3. My step dad helped me become a better man. I wouldn’t be who I am today without my step dad. He groomed me into an intelligent man who  thinks before he reacts, and taught me not to allow emotions to drive my life.
  4. My little sister now plays collegiate basketball at Concordia Chicago.
  5. On the field, I’m an intense and serious player, but outside of football, I’m just a big, kind and gentle guy, with a big heart.
  6. I’m OK by myself. I’m kind of a loner in a way, but when I open up to you, you can’t shut me up. I’m not a party guy. I’m not a going out guy. I’d rather stay in and watch a movie, watch game film, or play board games, or get to know you. Crazy huh?
  7. When I lost my youngest brother at such a young age, and a couple family members, I promised I would never forget them. I pray for them every day, and when I step on the field, I stop and ask God to comfort them, and I give it all up for Him, and them, each game.
  8. My mom and my sister are my heart and soul. My mom is my backbone – her tough love and push for greatness made me who I am. She makes me want to show my younger siblings that anything is possible. My significant other anchors me, too, keeps me down to earth. I couldn’t do a lot without her.
  9. I’m a college graduate. During college, I pledged as a Kappa.
  10. I have a tattoo on my arm that asks, ‘What’s the Difference Between Good and Great’?You can change your life, if you’re just willing to do that little extra, between good, and great.

HEADQUARTERED in Southern California’s Coachella Valley, the SoCal Coyotes are a national, faith, family and football organization dedicated to restoring hope in personal lives, families and communities.  With priority on faith, fatherhood and family values, the Coyotes have been recognized for “Building Champions by Building Men.” Visit www.thesocalcoyotes.com, and learn why the Coyotes were named ‘America’s #1 Developmental Football Program’ by The Football Educator, operated by former Denver Broncos GM and two-time Super Bowl winner Ted Sundquist, by clicking on ‘What We Do.’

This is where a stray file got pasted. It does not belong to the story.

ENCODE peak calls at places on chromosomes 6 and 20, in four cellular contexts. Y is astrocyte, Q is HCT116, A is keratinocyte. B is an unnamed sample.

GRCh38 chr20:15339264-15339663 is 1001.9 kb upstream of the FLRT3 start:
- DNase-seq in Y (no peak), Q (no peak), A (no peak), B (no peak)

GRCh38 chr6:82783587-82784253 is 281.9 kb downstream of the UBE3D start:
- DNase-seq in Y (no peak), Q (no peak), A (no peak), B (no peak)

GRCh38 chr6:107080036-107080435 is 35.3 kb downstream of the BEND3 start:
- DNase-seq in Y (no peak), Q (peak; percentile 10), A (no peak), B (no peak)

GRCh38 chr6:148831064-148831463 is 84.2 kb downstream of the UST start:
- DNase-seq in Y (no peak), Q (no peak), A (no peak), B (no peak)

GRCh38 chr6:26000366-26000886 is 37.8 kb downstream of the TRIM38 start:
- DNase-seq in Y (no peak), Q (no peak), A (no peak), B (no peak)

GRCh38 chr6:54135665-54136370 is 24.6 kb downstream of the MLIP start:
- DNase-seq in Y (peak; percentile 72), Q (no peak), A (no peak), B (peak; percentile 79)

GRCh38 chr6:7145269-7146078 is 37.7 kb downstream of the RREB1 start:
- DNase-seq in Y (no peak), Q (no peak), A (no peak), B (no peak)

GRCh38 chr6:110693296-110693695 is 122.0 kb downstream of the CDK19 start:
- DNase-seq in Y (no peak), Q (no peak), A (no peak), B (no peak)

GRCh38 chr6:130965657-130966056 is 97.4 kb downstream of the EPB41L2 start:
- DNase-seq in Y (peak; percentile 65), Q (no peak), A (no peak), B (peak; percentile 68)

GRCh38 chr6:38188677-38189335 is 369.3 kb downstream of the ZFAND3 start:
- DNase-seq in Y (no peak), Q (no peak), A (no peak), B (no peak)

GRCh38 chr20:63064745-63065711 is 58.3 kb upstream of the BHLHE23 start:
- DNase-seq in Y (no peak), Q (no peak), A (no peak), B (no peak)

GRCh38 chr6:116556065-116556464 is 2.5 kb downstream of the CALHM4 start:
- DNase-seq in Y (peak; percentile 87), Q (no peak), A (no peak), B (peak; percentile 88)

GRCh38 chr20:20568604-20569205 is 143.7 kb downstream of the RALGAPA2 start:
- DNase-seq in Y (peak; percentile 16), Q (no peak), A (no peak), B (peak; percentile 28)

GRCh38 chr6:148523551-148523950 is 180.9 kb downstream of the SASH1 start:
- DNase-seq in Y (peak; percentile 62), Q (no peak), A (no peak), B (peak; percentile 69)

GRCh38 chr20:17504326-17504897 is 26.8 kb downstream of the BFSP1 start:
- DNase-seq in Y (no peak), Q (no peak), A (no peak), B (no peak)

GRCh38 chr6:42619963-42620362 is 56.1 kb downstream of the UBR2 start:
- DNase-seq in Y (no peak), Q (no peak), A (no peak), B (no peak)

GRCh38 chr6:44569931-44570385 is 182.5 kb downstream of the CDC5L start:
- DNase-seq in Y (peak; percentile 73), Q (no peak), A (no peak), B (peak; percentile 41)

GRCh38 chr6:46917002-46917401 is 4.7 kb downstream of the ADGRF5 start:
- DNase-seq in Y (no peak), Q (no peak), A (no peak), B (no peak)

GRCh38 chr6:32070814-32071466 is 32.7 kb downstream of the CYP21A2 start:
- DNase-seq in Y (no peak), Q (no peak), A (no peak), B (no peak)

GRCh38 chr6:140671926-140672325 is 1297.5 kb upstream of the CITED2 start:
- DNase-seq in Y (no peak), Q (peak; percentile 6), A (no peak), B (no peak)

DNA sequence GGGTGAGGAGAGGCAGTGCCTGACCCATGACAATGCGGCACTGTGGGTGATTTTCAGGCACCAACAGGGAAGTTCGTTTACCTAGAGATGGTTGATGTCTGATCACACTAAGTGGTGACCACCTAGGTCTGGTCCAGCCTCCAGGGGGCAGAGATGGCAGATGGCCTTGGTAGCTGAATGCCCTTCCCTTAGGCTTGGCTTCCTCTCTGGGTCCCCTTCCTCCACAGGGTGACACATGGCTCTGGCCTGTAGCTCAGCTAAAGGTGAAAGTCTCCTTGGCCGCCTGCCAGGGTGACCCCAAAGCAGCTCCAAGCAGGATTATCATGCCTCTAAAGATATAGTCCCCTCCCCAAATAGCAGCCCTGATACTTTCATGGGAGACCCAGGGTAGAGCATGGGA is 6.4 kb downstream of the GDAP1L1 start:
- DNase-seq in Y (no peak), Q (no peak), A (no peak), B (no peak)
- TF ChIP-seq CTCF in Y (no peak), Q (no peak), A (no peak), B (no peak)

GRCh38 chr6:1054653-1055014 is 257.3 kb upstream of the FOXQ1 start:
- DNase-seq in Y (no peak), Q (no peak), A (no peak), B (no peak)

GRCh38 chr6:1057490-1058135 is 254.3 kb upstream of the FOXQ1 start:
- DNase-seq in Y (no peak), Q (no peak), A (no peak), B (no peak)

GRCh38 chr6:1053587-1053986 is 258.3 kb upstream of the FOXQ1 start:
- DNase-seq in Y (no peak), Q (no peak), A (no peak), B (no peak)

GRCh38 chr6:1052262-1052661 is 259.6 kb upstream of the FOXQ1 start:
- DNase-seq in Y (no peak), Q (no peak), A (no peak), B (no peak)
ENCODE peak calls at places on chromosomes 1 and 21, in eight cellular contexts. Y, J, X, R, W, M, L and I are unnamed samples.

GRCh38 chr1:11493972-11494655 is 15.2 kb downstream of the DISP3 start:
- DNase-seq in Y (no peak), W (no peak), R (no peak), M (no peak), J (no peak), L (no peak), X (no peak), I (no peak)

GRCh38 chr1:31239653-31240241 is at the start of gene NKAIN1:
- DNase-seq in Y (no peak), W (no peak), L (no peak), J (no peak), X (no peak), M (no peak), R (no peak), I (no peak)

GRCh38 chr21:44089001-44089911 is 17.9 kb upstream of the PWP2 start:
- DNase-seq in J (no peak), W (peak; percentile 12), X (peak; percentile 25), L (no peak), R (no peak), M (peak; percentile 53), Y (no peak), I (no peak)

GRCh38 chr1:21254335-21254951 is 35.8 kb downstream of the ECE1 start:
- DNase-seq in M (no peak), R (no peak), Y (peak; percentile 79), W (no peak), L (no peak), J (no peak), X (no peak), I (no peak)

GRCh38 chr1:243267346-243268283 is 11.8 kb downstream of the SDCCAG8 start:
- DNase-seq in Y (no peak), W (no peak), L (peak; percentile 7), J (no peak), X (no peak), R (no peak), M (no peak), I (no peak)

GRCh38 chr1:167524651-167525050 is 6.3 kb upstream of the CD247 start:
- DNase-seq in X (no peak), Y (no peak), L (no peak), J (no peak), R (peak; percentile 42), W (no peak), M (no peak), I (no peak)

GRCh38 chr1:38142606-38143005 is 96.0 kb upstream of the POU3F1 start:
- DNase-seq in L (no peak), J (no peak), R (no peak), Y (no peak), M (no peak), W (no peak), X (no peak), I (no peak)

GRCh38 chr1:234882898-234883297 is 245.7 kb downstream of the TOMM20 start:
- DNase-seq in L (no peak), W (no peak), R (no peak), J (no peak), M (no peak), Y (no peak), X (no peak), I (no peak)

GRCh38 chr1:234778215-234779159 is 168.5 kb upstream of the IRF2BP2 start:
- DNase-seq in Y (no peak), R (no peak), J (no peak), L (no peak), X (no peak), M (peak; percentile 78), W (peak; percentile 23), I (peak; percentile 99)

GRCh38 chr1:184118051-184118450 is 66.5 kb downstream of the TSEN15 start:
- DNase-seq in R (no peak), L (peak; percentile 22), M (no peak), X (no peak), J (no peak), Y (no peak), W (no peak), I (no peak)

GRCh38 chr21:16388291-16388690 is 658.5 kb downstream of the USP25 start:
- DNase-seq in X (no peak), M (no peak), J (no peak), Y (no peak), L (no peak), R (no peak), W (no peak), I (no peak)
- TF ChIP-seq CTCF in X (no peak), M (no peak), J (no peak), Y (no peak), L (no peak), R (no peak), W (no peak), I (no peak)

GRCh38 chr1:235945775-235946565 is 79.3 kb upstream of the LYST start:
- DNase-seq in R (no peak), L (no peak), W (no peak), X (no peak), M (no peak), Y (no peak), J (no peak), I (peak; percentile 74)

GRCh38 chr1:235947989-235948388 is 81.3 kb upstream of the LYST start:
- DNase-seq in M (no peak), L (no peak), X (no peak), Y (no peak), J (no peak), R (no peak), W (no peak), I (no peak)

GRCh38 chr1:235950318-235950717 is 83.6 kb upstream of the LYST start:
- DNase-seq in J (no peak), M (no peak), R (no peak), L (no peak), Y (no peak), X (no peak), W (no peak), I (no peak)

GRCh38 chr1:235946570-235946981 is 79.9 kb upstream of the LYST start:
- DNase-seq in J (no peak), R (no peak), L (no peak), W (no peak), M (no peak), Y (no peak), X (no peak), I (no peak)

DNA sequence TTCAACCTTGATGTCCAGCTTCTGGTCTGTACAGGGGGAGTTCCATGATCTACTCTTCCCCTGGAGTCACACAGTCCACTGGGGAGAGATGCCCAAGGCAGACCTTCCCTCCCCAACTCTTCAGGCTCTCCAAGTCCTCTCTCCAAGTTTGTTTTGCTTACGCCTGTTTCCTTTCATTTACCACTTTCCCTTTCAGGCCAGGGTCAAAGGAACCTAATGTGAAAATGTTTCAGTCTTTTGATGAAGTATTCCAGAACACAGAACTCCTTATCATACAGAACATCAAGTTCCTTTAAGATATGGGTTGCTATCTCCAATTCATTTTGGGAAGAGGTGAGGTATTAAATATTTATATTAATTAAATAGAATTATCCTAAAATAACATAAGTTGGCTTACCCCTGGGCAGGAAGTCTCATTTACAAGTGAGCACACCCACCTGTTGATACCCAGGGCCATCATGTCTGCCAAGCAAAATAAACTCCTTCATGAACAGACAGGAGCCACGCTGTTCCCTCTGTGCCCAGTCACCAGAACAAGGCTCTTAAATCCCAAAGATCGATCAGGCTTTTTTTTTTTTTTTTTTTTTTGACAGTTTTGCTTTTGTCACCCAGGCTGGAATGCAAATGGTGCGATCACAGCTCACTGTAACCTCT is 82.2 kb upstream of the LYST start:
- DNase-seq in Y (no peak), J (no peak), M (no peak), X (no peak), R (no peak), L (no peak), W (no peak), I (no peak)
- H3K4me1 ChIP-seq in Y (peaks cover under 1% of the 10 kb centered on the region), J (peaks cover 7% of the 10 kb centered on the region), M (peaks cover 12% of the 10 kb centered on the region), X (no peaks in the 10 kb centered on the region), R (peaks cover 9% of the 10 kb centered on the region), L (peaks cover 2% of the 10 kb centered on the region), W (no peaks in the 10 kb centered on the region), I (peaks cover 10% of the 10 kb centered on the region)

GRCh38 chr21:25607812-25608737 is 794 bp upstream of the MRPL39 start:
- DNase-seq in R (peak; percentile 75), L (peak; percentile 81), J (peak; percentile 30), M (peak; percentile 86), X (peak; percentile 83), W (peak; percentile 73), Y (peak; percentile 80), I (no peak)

ON THE FIELD, 70 PLAYERS EACH YEAR earn the distinction of ‘Defending the Shield’ in the uniform of the SoCal Coyotes. Many will earn a shot  with NFL, CFL or AFL opportunities, or graduate into business careers. Off the field, more than 30,000 Coachella Valley youth annually participate in Coyote Leadership Training and receive published Coyote Leadership Curriculum.

THE SOCAL COYOTES raise funds and donate thousands of dollars annually that affect every community they touch. Coyote programs reach thousands of youth through coordinated efforts with numerous local charitable and civic organizations, including Boys & Girls Clubs, the YMCA, the Desert Strength Academy, the Boys & Girl Scouts of America, and Rotary International.

To learn more, contact Ron DiGrandi, SVP Business Development, at [email protected].

–Brandon O’Neill, VP Program Development